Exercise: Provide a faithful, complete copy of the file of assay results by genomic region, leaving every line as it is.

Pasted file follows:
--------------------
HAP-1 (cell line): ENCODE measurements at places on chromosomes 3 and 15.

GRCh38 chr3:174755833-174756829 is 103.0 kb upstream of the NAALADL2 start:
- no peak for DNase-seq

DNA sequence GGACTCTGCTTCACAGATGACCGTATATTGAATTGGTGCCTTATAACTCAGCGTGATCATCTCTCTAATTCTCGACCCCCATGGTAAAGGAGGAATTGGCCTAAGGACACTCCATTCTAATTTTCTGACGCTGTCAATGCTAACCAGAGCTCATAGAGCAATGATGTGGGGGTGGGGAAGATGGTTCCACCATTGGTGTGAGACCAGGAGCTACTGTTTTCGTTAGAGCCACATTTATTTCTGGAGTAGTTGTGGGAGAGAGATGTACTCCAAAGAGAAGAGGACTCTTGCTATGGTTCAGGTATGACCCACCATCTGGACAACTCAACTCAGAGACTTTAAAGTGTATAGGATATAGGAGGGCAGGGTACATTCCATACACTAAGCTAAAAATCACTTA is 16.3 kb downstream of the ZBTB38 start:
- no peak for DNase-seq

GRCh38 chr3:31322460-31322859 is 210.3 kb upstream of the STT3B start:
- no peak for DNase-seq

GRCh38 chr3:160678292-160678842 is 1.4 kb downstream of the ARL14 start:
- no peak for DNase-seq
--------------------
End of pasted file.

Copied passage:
HAP-1 (cell line): ENCODE measurements at places on chromosomes 3 and 15.

GRCh38 chr3:174755833-174756829 is 103.0 kb upstream of the NAALADL2 start:
- no peak for DNase-seq

DNA sequence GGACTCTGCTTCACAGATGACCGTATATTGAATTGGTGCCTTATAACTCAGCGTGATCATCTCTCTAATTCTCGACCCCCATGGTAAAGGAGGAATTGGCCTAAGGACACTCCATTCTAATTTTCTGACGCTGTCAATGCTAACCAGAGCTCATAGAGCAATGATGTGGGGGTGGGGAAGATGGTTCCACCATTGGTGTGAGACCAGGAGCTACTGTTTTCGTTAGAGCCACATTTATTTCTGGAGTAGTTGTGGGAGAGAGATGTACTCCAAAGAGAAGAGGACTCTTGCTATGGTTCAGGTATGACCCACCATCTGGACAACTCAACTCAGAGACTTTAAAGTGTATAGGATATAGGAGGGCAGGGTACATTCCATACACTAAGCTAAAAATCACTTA is 16.3 kb downstream of the ZBTB38 start:
- no peak for DNase-seq

GRCh38 chr3:31322460-31322859 is 210.3 kb upstream of the STT3B start:
- no peak for DNase-seq

GRCh38 chr3:160678292-160678842 is 1.4 kb downstream of the ARL14 start:
- no peak for DNase-seq